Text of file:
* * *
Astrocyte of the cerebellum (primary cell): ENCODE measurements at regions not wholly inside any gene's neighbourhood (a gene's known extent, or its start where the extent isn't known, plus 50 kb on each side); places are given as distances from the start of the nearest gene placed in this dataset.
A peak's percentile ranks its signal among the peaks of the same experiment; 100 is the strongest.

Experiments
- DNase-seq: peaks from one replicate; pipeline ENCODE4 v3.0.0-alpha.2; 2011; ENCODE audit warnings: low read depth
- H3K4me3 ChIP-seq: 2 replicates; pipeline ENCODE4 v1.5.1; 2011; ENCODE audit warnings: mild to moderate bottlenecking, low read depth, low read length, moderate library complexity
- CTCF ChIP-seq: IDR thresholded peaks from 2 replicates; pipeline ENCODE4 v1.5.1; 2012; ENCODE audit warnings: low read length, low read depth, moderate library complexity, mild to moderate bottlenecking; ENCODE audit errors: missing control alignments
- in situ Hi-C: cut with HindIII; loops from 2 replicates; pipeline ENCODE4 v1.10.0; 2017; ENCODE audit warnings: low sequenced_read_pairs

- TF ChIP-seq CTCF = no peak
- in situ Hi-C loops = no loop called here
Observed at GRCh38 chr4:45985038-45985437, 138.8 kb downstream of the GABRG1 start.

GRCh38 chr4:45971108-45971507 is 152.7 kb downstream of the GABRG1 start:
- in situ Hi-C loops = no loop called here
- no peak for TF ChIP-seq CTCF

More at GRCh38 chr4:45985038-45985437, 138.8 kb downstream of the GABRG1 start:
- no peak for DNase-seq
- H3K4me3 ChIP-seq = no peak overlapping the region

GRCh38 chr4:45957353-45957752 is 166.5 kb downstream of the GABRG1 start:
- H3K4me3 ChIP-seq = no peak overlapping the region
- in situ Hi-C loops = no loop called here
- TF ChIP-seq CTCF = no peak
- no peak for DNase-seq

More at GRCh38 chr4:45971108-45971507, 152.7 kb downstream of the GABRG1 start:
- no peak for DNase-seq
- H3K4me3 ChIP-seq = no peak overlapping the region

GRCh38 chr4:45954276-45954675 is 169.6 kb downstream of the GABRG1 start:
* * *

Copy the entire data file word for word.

Astrocyte of the cerebellum (primary cell): ENCODE measurements at regions not wholly inside any gene's neighbourhood (a gene's known extent, or its start where the extent isn't known, plus 50 kb on each side); places are given as distances from the start of the nearest gene placed in this dataset.
A peak's percentile ranks its signal among the peaks of the same experiment; 100 is the strongest.

Experiments
- DNase-seq: peaks from one replicate; pipeline ENCODE4 v3.0.0-alpha.2; 2011; ENCODE audit warnings: low read depth
- H3K4me3 ChIP-seq: 2 replicates; pipeline ENCODE4 v1.5.1; 2011; ENCODE audit warnings: mild to moderate bottlenecking, low read depth, low read length, moderate library complexity
- CTCF ChIP-seq: IDR thresholded peaks from 2 replicates; pipeline ENCODE4 v1.5.1; 2012; ENCODE audit warnings: low read length, low read depth, moderate library complexity, mild to moderate bottlenecking; ENCODE audit errors: missing control alignments
- in situ Hi-C: cut with HindIII; loops from 2 replicates; pipeline ENCODE4 v1.10.0; 2017; ENCODE audit warnings: low sequenced_read_pairs

- TF ChIP-seq CTCF = no peak
- in situ Hi-C loops = no loop called here
Observed at GRCh38 chr4:45985038-45985437, 138.8 kb downstream of the GABRG1 start.

GRCh38 chr4:45971108-45971507 is 152.7 kb downstream of the GABRG1 start:
- in situ Hi-C loops = no loop called here
- no peak for TF ChIP-seq CTCF

More at GRCh38 chr4:45985038-45985437, 138.8 kb downstream of the GABRG1 start:
- no peak for DNase-seq
- H3K4me3 ChIP-seq = no peak overlapping the region

GRCh38 chr4:45957353-45957752 is 166.5 kb downstream of the GABRG1 start:
- H3K4me3 ChIP-seq = no peak overlapping the region
- in situ Hi-C loops = no loop called here
- TF ChIP-seq CTCF = no peak
- no peak for DNase-seq

More at GRCh38 chr4:45971108-45971507, 152.7 kb downstream of the GABRG1 start:
- no peak for DNase-seq
- H3K4me3 ChIP-seq = no peak overlapping the region

GRCh38 chr4:45954276-45954675 is 169.6 kb downstream of the GABRG1 start: